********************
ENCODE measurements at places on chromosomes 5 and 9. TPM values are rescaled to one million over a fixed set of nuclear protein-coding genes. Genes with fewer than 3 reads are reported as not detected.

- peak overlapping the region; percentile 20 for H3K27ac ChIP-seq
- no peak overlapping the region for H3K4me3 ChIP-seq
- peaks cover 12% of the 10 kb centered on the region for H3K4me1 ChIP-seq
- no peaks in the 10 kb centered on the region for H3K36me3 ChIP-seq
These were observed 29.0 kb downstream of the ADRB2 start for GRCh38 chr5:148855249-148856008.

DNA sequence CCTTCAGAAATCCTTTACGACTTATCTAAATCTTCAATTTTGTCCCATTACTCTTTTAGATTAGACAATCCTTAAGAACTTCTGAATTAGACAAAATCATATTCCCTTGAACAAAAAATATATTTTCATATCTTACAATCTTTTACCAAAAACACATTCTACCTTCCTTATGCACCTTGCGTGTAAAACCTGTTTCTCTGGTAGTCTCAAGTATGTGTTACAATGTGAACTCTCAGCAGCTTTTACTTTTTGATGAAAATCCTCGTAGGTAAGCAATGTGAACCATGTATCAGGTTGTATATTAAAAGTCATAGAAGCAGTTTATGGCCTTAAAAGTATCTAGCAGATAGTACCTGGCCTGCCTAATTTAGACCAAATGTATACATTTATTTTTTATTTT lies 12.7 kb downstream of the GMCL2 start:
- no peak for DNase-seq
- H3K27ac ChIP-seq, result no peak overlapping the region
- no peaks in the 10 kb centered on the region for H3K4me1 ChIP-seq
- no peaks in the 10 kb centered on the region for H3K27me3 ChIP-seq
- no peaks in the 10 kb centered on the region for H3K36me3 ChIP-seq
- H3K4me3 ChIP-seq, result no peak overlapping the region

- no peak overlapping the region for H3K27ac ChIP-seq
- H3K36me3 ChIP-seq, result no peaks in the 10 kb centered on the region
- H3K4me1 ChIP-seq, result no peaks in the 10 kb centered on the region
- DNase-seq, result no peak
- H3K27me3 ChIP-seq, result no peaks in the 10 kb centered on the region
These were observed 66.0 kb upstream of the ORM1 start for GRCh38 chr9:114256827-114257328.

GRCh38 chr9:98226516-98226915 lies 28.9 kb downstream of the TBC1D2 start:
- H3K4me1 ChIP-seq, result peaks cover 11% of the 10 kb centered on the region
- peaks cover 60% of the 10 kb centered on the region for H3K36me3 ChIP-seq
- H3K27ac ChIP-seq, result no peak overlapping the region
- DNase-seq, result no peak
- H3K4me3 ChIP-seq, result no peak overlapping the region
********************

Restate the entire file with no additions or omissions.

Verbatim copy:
ENCODE measurements at places on chromosomes 5 and 9. TPM values are rescaled to one million over a fixed set of nuclear protein-coding genes. Genes with fewer than 3 reads are reported as not detected.

- peak overlapping the region; percentile 20 for H3K27ac ChIP-seq
- no peak overlapping the region for H3K4me3 ChIP-seq
- peaks cover 12% of the 10 kb centered on the region for H3K4me1 ChIP-seq
- no peaks in the 10 kb centered on the region for H3K36me3 ChIP-seq
These were observed 29.0 kb downstream of the ADRB2 start for GRCh38 chr5:148855249-148856008.

DNA sequence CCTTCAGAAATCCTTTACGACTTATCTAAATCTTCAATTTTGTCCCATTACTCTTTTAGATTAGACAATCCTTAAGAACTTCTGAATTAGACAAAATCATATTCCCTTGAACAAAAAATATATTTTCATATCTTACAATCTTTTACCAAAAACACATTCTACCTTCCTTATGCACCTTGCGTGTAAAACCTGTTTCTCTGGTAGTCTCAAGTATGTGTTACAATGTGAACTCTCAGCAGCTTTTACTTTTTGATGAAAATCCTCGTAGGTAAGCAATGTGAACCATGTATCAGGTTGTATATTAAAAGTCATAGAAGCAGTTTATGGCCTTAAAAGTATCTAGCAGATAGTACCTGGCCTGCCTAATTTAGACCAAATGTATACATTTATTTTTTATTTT lies 12.7 kb downstream of the GMCL2 start:
- no peak for DNase-seq
- H3K27ac ChIP-seq, result no peak overlapping the region
- no peaks in the 10 kb centered on the region for H3K4me1 ChIP-seq
- no peaks in the 10 kb centered on the region for H3K27me3 ChIP-seq
- no peaks in the 10 kb centered on the region for H3K36me3 ChIP-seq
- H3K4me3 ChIP-seq, result no peak overlapping the region

- no peak overlapping the region for H3K27ac ChIP-seq
- H3K36me3 ChIP-seq, result no peaks in the 10 kb centered on the region
- H3K4me1 ChIP-seq, result no peaks in the 10 kb centered on the region
- DNase-seq, result no peak
- H3K27me3 ChIP-seq, result no peaks in the 10 kb centered on the region
These were observed 66.0 kb upstream of the ORM1 start for GRCh38 chr9:114256827-114257328.

GRCh38 chr9:98226516-98226915 lies 28.9 kb downstream of the TBC1D2 start:
- H3K4me1 ChIP-seq, result peaks cover 11% of the 10 kb centered on the region
- peaks cover 60% of the 10 kb centered on the region for H3K36me3 ChIP-seq
- H3K27ac ChIP-seq, result no peak overlapping the region
- DNase-seq, result no peak
- H3K4me3 ChIP-seq, result no peak overlapping the region